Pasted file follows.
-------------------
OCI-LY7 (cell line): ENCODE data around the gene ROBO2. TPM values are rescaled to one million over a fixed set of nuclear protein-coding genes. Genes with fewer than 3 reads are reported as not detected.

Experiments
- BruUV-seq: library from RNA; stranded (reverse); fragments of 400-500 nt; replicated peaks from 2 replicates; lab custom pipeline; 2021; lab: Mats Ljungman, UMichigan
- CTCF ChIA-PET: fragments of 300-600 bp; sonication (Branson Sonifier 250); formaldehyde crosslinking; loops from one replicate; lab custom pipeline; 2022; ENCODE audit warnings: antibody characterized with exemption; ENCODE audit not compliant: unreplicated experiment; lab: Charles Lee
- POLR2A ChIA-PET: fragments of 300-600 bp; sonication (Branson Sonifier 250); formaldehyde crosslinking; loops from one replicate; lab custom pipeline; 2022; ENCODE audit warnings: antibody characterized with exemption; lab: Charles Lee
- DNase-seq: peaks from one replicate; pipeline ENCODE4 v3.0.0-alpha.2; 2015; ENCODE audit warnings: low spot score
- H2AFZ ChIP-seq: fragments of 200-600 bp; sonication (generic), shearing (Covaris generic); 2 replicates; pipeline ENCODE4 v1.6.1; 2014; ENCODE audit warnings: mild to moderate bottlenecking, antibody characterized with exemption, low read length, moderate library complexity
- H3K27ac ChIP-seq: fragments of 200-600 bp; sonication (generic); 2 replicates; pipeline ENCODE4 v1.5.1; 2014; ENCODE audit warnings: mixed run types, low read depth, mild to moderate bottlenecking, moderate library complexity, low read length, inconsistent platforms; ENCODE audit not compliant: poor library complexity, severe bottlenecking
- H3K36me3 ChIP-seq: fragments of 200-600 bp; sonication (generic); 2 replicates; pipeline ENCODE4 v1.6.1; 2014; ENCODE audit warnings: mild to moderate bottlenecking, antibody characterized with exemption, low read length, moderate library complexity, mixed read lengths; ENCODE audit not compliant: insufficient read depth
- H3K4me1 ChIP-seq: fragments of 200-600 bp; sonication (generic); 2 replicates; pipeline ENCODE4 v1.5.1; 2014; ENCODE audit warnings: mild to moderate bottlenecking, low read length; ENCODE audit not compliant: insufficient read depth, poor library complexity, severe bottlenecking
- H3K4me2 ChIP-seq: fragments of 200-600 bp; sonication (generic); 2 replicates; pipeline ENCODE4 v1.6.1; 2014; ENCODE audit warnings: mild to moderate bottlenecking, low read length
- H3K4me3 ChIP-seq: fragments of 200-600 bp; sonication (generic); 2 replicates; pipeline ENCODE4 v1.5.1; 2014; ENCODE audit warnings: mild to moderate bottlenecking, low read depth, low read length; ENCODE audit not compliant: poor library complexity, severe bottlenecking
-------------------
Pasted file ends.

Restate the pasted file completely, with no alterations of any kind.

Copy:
OCI-LY7 (cell line): ENCODE data around the gene ROBO2. TPM values are rescaled to one million over a fixed set of nuclear protein-coding genes. Genes with fewer than 3 reads are reported as not detected.

Experiments
- BruUV-seq: library from RNA; stranded (reverse); fragments of 400-500 nt; replicated peaks from 2 replicates; lab custom pipeline; 2021; lab: Mats Ljungman, UMichigan
- CTCF ChIA-PET: fragments of 300-600 bp; sonication (Branson Sonifier 250); formaldehyde crosslinking; loops from one replicate; lab custom pipeline; 2022; ENCODE audit warnings: antibody characterized with exemption; ENCODE audit not compliant: unreplicated experiment; lab: Charles Lee
- POLR2A ChIA-PET: fragments of 300-600 bp; sonication (Branson Sonifier 250); formaldehyde crosslinking; loops from one replicate; lab custom pipeline; 2022; ENCODE audit warnings: antibody characterized with exemption; lab: Charles Lee
- DNase-seq: peaks from one replicate; pipeline ENCODE4 v3.0.0-alpha.2; 2015; ENCODE audit warnings: low spot score
- H2AFZ ChIP-seq: fragments of 200-600 bp; sonication (generic), shearing (Covaris generic); 2 replicates; pipeline ENCODE4 v1.6.1; 2014; ENCODE audit warnings: mild to moderate bottlenecking, antibody characterized with exemption, low read length, moderate library complexity
- H3K27ac ChIP-seq: fragments of 200-600 bp; sonication (generic); 2 replicates; pipeline ENCODE4 v1.5.1; 2014; ENCODE audit warnings: mixed run types, low read depth, mild to moderate bottlenecking, moderate library complexity, low read length, inconsistent platforms; ENCODE audit not compliant: poor library complexity, severe bottlenecking
- H3K36me3 ChIP-seq: fragments of 200-600 bp; sonication (generic); 2 replicates; pipeline ENCODE4 v1.6.1; 2014; ENCODE audit warnings: mild to moderate bottlenecking, antibody characterized with exemption, low read length, moderate library complexity, mixed read lengths; ENCODE audit not compliant: insufficient read depth
- H3K4me1 ChIP-seq: fragments of 200-600 bp; sonication (generic); 2 replicates; pipeline ENCODE4 v1.5.1; 2014; ENCODE audit warnings: mild to moderate bottlenecking, low read length; ENCODE audit not compliant: insufficient read depth, poor library complexity, severe bottlenecking
- H3K4me2 ChIP-seq: fragments of 200-600 bp; sonication (generic); 2 replicates; pipeline ENCODE4 v1.6.1; 2014; ENCODE audit warnings: mild to moderate bottlenecking, low read length
- H3K4me3 ChIP-seq: fragments of 200-600 bp; sonication (generic); 2 replicates; pipeline ENCODE4 v1.5.1; 2014; ENCODE audit warnings: mild to moderate bottlenecking, low read depth, low read length; ENCODE audit not compliant: poor library complexity, severe bottlenecking